Re: Artificial problem generators

              1) Someone has to go out and rescue the idiot.......

              No they don't.

              1. Terry 6 Silver badge

                Re: Artificial problem generators

                Unfortunately, they do, because the rescuers don't know the circumstances.

                And in the context of unregulated freedom, you can't demand that the suicidal idiots sign a "Do not rescue me" waiver before they set off up a mountain in trainers and Gucci sunglasses. Because you can't make them sign/stop them going, because of that self-same "freedom".

          2. Loyal Commenter

            Re: Artificial problem generators

            I'll just add:

            Freedom to transact without permission of third parties.

            ...is what leads to a tiny minority of the population hoarding all the wealth. It is what was the downfall of 19th century "liberal economics" (this is liberal in the financial sense, not the political sense, important distinction). It is playing out again with "neoliberal economics" and is why markets need regulation to prevent monopolies.

            Freedom to exchange information without external governance.

            ...is exactly what is abused in price-fixing, again, another reason economic regulation is required, this time to prevent cartels.

            As I said, failure to regulate markets leads to all the wealth ending up in very few hands, and a derogation of freedom for everyone else. Throughout history this has not ended well - think Madame Guillotine.

            A quick aside about entropy: entropy is the measure of disorder in a system (not heat, in this context, that is known as enthalpy). Entropy always increases because more disordered states exist than ordered ones. A good illustration here is the number of disordered arrangements of gas molecules in a room where they are spread around randomly, as opposed to a single arrangement where they are all lined up in one corner. If you start with the latter state, you will, in practice, never end up back in that state, you will always have one of the higher entropy disordered states because there are vastly more of them.

        2. Tomato Krill

          Re: Artificial problem generators

          There’s a lot of opinion stated as fact there...

        3. Doctor Syntax Silver badge

          Re: Artificial problem generators

          Any given freedom depends on having others respect it. It's only a pre-existing bargain that we restrict one set of rights in favour of another. My freedom to extend my fist stops short of your face & vice versa.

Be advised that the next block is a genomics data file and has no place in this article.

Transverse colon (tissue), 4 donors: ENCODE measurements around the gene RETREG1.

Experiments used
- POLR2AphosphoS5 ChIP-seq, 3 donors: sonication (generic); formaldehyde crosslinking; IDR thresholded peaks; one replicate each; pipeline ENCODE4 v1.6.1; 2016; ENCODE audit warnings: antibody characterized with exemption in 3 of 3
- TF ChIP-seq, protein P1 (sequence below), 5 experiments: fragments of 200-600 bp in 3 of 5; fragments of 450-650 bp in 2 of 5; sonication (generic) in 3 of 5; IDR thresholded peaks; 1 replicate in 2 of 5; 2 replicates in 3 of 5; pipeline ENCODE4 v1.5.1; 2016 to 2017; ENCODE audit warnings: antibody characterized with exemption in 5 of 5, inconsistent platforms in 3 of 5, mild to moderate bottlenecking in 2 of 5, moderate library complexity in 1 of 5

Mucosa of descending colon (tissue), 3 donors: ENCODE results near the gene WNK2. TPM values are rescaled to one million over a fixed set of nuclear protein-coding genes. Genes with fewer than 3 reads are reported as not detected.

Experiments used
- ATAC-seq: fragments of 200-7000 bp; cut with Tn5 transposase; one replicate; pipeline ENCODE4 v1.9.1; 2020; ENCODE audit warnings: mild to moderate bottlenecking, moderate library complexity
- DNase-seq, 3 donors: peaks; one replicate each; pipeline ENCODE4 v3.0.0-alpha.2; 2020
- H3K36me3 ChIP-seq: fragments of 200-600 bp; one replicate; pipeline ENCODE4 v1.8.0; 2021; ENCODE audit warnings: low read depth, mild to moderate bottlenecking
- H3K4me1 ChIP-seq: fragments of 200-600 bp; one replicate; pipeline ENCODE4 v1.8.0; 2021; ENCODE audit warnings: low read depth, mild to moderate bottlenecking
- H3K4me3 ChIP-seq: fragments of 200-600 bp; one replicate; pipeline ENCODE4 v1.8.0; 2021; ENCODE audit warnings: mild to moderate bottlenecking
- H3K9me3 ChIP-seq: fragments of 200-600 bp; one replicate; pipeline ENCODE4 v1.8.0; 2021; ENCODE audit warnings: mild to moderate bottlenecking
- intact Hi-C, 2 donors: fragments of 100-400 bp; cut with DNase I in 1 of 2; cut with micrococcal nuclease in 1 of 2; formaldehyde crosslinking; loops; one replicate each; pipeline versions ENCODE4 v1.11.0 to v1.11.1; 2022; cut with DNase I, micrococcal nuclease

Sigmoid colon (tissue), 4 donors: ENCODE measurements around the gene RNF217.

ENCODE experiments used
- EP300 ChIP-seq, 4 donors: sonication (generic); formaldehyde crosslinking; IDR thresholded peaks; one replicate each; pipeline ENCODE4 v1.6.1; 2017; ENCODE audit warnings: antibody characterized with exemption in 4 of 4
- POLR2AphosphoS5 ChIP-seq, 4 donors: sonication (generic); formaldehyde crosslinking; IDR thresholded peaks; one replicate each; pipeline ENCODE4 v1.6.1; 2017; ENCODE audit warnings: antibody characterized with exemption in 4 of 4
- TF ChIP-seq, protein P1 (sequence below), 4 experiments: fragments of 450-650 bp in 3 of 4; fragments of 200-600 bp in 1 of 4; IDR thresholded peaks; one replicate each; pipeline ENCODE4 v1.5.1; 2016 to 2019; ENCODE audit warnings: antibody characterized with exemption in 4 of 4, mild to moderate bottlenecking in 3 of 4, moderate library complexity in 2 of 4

1. A.P. Veening Silver badge

            Re: Artificial problem generators

            My freedom to extend my fist stops short of your face & vice versa.

            True, but with exceptions, e.g. a boxing match freely entered by both sides.

        4. Unicornpiss

          Re: Artificial problem generators

          I understand the spirit in which you made your post. And on paper (or electrons), it almost looks like a 'Bill of Rights' of sorts. The problem is that not everyone is ethical, many are stupid, prejudiced, mentally unstable, violent by nature or molded that way by life experiences, or just plain misinformed. And very few are altruistic. And quite a few are way too lazy to do the right thing if it inconveniences them even slightly. So despite being somewhere between liberal and moderate, I unfortunately have to say that we do need controls in place to keep the less well behaved people from impinging on the freedoms and lives of others, and/or from hurting people and destroying things that others care about.

          You may have just misspoke (or I may be misinterpreting) when you said: "The freedom to just do it and see what happens versus settling for a predicted norm." But to take a page from current events, all the idiots that won't wear a mask or distance themselves because their 'freedom' is being threatened are certainly a headache (or possibly even a death sentence) to those of us that are just trying to get through this mess and realize that common sense and good judgement must always be applied, even when so many seem to have been born lacking any. There might be a time and place to heckle your brother about his affair with a stripper, but it probably isn't while making the toast at his wedding.

          1. Anonymous Coward
            Anonymous Coward

            Re: Artificial problem generators

            You ever look at All their animals and our ancestors in wish that you were also worthy to do at least what they could. It's hard not to feel like you're being in treated inferior to an animal, when The governing structure as restricted you to a subset of behaviors rather than expanding you to a super set.

      2. Pascal Monett Silver badge

        Re: where is the balance?

        Theoretically it's simple : your freedom stops where mine starts.